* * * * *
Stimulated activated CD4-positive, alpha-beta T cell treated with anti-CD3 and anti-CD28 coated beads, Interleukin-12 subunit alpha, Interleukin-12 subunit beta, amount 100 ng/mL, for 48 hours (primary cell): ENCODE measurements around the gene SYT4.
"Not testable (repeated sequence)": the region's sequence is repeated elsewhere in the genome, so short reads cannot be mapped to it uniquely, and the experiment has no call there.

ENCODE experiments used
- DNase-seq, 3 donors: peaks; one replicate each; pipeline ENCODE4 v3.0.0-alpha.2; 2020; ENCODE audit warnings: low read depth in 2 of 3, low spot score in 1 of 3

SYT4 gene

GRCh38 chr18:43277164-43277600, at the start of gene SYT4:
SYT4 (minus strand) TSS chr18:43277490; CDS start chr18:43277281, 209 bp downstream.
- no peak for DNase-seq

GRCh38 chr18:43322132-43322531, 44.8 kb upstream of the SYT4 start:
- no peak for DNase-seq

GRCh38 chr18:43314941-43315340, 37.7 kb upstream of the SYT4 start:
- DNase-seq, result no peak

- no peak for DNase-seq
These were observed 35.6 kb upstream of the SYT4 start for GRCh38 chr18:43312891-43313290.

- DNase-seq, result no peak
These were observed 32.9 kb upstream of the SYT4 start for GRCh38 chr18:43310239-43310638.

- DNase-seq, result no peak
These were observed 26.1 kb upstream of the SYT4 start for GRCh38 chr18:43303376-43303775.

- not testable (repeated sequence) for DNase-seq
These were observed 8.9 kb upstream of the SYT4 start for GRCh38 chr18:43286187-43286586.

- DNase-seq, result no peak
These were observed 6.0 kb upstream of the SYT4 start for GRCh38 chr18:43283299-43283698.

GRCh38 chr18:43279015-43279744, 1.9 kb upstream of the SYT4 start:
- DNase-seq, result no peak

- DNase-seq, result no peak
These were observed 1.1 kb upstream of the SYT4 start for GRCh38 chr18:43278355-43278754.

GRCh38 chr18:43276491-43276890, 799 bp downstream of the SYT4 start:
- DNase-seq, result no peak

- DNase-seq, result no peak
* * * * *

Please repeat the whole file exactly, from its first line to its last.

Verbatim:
Stimulated activated CD4-positive, alpha-beta T cell treated with anti-CD3 and anti-CD28 coated beads, Interleukin-12 subunit alpha, Interleukin-12 subunit beta, amount 100 ng/mL, for 48 hours (primary cell): ENCODE measurements around the gene SYT4.
"Not testable (repeated sequence)": the region's sequence is repeated elsewhere in the genome, so short reads cannot be mapped to it uniquely, and the experiment has no call there.

ENCODE experiments used
- DNase-seq, 3 donors: peaks; one replicate each; pipeline ENCODE4 v3.0.0-alpha.2; 2020; ENCODE audit warnings: low read depth in 2 of 3, low spot score in 1 of 3

SYT4 gene

GRCh38 chr18:43277164-43277600, at the start of gene SYT4:
SYT4 (minus strand) TSS chr18:43277490; CDS start chr18:43277281, 209 bp downstream.
- no peak for DNase-seq

GRCh38 chr18:43322132-43322531, 44.8 kb upstream of the SYT4 start:
- no peak for DNase-seq

GRCh38 chr18:43314941-43315340, 37.7 kb upstream of the SYT4 start:
- DNase-seq, result no peak

- no peak for DNase-seq
These were observed 35.6 kb upstream of the SYT4 start for GRCh38 chr18:43312891-43313290.

- DNase-seq, result no peak
These were observed 32.9 kb upstream of the SYT4 start for GRCh38 chr18:43310239-43310638.

- DNase-seq, result no peak
These were observed 26.1 kb upstream of the SYT4 start for GRCh38 chr18:43303376-43303775.

- not testable (repeated sequence) for DNase-seq
These were observed 8.9 kb upstream of the SYT4 start for GRCh38 chr18:43286187-43286586.

- DNase-seq, result no peak
These were observed 6.0 kb upstream of the SYT4 start for GRCh38 chr18:43283299-43283698.

GRCh38 chr18:43279015-43279744, 1.9 kb upstream of the SYT4 start:
- DNase-seq, result no peak

- DNase-seq, result no peak
These were observed 1.1 kb upstream of the SYT4 start for GRCh38 chr18:43278355-43278754.

GRCh38 chr18:43276491-43276890, 799 bp downstream of the SYT4 start:
- DNase-seq, result no peak

- DNase-seq, result no peak